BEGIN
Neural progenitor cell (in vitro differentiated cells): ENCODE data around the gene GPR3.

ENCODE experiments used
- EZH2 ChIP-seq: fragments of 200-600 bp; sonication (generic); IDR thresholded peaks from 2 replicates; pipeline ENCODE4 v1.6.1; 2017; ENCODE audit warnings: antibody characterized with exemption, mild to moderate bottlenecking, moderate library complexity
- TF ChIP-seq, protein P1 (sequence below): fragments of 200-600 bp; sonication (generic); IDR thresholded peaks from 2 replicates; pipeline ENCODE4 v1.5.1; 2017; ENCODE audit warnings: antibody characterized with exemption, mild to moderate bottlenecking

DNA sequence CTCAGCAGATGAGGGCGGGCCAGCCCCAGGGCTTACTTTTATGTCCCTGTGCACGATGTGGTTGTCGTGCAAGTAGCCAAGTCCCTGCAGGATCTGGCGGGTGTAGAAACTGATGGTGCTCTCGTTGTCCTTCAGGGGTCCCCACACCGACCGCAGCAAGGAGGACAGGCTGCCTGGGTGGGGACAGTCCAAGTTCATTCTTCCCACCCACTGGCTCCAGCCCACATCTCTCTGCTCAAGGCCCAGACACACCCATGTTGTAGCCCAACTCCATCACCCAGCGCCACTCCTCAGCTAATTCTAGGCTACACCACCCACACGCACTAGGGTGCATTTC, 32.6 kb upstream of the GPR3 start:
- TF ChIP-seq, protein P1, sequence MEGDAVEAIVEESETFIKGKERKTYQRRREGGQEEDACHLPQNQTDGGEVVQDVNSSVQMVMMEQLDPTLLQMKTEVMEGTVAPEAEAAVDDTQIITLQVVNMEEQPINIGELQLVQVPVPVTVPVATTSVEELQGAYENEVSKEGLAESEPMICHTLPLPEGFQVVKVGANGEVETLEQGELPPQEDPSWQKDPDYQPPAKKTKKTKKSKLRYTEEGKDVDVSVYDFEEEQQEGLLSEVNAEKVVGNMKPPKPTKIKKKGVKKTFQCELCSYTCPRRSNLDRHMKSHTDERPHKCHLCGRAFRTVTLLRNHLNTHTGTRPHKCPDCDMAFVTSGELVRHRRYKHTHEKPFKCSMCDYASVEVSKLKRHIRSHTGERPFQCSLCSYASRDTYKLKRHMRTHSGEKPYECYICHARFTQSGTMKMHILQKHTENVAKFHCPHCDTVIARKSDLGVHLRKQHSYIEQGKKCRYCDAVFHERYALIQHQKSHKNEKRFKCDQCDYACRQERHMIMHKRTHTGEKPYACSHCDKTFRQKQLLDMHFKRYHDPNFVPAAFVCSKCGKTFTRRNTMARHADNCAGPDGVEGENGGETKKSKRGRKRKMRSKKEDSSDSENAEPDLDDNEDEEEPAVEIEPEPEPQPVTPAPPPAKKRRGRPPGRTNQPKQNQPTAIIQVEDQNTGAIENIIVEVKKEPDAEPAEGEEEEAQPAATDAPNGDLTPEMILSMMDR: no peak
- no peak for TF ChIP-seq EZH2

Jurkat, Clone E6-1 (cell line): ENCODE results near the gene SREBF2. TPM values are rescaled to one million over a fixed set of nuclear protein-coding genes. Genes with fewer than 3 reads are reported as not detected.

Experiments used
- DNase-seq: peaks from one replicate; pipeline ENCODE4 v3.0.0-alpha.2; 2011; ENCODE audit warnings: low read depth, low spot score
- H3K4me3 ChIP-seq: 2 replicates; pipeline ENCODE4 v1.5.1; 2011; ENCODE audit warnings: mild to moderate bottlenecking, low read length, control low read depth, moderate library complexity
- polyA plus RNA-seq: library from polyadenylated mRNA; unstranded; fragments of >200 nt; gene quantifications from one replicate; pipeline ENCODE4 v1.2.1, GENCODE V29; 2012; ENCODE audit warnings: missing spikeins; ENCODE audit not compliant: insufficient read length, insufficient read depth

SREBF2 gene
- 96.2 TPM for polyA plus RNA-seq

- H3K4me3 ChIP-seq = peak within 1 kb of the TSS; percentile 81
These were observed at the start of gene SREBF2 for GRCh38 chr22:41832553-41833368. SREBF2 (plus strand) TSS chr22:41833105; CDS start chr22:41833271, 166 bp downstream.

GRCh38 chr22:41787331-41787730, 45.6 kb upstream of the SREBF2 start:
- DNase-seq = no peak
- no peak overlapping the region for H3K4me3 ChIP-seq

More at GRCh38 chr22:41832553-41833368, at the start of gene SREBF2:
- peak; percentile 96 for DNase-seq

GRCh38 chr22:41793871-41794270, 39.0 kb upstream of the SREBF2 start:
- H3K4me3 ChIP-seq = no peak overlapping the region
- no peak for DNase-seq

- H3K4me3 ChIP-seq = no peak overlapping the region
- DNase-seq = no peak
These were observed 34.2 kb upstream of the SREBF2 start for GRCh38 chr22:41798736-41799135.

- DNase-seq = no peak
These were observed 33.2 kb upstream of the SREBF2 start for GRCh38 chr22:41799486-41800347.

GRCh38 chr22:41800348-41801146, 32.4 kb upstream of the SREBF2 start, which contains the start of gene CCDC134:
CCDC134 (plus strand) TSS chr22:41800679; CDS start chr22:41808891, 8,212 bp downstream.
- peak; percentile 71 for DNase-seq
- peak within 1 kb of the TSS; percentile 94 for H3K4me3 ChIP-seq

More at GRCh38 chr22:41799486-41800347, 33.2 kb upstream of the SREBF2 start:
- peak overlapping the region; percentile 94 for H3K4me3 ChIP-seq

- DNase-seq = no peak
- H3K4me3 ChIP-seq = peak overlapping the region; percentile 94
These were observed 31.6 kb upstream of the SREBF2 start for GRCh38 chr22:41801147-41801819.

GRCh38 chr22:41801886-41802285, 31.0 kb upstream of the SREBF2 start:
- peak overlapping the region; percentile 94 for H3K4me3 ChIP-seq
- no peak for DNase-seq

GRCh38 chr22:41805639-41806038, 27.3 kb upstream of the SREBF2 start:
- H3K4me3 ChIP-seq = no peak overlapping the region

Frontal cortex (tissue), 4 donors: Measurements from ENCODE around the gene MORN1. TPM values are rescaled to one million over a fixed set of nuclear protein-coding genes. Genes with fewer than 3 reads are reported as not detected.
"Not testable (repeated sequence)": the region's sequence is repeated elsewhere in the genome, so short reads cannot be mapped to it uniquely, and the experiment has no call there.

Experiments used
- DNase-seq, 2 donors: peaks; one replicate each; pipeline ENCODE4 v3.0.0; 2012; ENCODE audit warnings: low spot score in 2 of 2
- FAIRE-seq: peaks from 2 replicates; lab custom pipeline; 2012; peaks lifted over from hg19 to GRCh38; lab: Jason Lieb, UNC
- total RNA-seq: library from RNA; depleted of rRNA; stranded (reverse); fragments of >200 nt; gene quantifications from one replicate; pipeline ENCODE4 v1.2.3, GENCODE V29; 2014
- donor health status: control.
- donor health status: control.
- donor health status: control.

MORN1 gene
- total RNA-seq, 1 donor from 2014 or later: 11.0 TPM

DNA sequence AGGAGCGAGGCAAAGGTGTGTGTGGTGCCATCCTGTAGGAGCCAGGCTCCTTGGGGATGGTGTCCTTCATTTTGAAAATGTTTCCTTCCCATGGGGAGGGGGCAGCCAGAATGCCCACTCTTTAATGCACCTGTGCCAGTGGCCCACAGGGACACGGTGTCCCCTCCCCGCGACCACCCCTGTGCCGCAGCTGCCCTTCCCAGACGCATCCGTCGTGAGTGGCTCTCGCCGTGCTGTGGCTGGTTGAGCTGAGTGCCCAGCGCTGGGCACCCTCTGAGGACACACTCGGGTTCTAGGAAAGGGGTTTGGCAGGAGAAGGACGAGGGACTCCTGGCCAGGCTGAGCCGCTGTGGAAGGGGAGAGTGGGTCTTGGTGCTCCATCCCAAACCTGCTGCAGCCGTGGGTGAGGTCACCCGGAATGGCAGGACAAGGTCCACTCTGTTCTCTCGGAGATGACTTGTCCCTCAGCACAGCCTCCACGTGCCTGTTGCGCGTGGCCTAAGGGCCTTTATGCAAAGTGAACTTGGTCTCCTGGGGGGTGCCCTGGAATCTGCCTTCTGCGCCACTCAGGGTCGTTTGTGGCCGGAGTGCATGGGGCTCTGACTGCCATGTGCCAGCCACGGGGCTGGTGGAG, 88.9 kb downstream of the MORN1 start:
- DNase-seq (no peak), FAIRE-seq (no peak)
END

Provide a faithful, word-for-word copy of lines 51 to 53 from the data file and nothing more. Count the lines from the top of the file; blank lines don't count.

- donor health status: control.
- donor health status: control.

MORN1 gene